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Encyclopedia > Wollongong University

The University of Wollongong is a medium sized University accommodating 15,000 to 20,000 students in the Wollongong area of Australia. It is located around 70 kilometres south of Sydney, near the coast. The University was deemed "Australia's University of the Year" in both 2000 and 2001.


The University of Wollongong originated in 1951 when a Division of the then New South Wales University of Technology was established in Wollongong.


Ten years later the Division became the Wollongong College of the University of New South Wales. In 1975, the University of Wollongong was integrated by the New South Wales Parliament as an independent institution of higher learning. In 1982, the University amalgamated with the Wollongong Institute of Higher Education, which, in 1962, had originated as the Wollongong Teachers’ College. The merger formed the basis of the contemporary university, which continues to grow and thrive.


As of 2003, the staff consisted of over 1300 members—both Academic and General— in several faculties, including Arts, Commerce, Creative Arts, Education, Engineering, Health and Behavioural Sciences, Infomatics, Law, and Science.


The University of Wollongong has a large number of clubs and societies. One of the most prominent and active of these being the UoW Law Students' Society.


The grounds of the University are heavily expansive, featuring several ovals, a recreation centre, a swimming facility, tennis courts, cafes, innumerable carparks, and also picturesque courtyards and sitting areas.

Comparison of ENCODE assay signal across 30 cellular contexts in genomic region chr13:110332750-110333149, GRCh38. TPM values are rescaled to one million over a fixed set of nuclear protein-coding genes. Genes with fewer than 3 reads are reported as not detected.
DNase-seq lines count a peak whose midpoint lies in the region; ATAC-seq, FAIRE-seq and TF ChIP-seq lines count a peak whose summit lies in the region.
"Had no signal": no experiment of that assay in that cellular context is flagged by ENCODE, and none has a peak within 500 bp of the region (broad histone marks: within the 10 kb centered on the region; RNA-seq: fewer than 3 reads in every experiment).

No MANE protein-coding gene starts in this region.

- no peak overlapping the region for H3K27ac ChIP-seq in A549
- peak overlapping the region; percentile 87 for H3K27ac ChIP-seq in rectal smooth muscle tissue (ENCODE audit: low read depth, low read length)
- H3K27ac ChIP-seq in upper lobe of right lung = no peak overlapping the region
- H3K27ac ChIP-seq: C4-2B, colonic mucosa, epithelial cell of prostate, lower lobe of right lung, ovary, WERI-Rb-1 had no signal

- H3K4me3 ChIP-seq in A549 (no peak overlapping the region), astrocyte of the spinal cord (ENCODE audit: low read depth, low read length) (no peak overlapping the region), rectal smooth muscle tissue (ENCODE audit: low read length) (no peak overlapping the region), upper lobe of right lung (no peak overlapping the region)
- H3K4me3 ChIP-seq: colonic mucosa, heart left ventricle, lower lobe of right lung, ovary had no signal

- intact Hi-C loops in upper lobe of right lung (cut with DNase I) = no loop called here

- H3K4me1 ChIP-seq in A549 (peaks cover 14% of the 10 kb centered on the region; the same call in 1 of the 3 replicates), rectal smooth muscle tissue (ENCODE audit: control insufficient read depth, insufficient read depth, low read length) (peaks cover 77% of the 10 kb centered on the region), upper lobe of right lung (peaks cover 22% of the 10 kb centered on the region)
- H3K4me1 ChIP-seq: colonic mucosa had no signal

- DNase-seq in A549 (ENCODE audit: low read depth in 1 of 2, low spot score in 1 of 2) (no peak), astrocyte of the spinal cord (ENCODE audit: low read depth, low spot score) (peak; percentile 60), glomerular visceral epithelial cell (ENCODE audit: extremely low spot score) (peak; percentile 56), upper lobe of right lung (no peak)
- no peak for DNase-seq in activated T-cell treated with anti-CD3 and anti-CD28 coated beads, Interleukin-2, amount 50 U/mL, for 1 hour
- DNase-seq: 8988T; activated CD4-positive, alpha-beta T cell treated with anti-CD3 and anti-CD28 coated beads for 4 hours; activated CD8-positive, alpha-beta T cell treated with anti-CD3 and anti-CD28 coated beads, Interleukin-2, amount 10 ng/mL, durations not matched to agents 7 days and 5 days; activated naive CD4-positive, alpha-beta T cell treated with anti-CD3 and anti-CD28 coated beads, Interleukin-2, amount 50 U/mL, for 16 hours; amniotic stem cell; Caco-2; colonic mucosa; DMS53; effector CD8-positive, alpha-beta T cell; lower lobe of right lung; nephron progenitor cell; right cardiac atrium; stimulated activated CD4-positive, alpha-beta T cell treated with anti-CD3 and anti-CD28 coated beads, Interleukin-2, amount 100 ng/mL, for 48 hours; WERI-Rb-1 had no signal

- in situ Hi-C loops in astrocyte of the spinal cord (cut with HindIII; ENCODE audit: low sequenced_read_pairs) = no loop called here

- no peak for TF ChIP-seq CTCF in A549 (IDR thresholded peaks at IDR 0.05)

The university sports a lush green campus which seamlessly combines the buildings and environment. The natural atmosphere is evident across the entire campus, with several rivers meandering beneath walkways and bridges. The Tertangala is the magazine of the University of Wollongong Student Union. The geographical and social centre of the University is the Duck Pond Lawn, and its surrounding Unibar, eateries and other facilities.


There are both train and bus public transport links to the regional university, however they are often slow and infrequent compared to road links. The university assists students who use trains by subsidising a shuttle bus between the university and the nearby train station. Unfortunately, the dedication to natural beauty on the campus has resulted in a chronic parking shortage, particularly for students who have little option but to use private transport.


The University extends to seven campuses throughout Sydney and the Illawarra, including Sydney, Loftus, Wollongong, Moss Vale, Nowra, Batemans Bay and Bega. There is also a campus in Dubai, United Arab Emirates.


  Results from FactBites:
 
University of Wollongong - Wikipedia, the free encyclopedia (1012 words)
The University of Wollongong is a large University with approximately 21,000 students in the city of Wollongong, Australia.
The University was deemed "Australia's University of the Year" by the Good Universities Guide in the years 1999-2000 and 2000-2001, the first university in Australia to receive the award two years in a row.
The University of Wollongong was founded in 1951 when a Division of the then New South Wales University of Technology was established in Wollongong.
university: Definition and Much More from Answers.com (2793 words)
The first true university was the University of Bologna, founded in the 11th century; the first in northern Europe was the University of Paris, which served as a model for the universities of Oxford, Cambridge, Heidelberg, and others.
A university is an institution of higher education and research, which grants academic degrees at all levels (bachelor, master, and doctorate) in a variety of subjects.
The first European medieval university was the University of Magnaura in Constantinople (now Istanbul, Turkey), founded in 849 by the regent Bardas of emperor Michael III, followed by the University of Salerno (9th century), University of Bologna (1088) in Bologna, Italy, and the University of Paris (c.
  More results at FactBites »

 
 

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